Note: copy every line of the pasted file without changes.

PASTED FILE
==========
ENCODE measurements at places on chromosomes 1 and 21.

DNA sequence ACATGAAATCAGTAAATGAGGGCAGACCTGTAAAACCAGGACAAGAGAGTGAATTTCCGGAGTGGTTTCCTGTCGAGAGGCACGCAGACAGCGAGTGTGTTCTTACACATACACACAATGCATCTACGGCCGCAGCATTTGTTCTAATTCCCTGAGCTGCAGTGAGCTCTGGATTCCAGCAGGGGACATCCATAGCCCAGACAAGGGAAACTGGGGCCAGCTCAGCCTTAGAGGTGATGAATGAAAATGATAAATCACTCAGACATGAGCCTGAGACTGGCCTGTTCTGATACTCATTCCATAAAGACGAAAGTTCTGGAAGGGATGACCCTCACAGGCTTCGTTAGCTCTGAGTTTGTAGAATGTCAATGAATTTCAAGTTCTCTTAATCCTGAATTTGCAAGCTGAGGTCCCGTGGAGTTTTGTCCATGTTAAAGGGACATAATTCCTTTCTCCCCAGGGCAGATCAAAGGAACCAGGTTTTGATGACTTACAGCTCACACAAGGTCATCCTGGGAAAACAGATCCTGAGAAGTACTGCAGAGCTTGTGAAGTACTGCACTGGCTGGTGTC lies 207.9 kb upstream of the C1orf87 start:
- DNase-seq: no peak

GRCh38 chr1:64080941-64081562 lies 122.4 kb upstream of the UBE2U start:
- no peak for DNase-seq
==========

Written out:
ENCODE measurements at places on chromosomes 1 and 21.

DNA sequence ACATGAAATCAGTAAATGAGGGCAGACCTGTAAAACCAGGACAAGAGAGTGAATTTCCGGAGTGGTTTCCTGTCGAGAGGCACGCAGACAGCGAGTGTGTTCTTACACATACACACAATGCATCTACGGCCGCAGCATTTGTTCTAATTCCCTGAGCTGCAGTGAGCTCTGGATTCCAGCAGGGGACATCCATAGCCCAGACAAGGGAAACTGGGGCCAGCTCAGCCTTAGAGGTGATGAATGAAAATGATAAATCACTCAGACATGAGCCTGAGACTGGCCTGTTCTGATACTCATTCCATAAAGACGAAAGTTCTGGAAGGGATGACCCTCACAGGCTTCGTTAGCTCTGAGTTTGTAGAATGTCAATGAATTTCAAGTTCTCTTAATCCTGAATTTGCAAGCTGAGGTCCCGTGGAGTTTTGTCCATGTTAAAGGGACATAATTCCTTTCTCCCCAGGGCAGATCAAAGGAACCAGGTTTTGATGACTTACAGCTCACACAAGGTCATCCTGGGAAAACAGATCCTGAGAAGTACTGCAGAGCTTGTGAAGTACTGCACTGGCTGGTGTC lies 207.9 kb upstream of the C1orf87 start:
- DNase-seq: no peak

GRCh38 chr1:64080941-64081562 lies 122.4 kb upstream of the UBE2U start:
- no peak for DNase-seq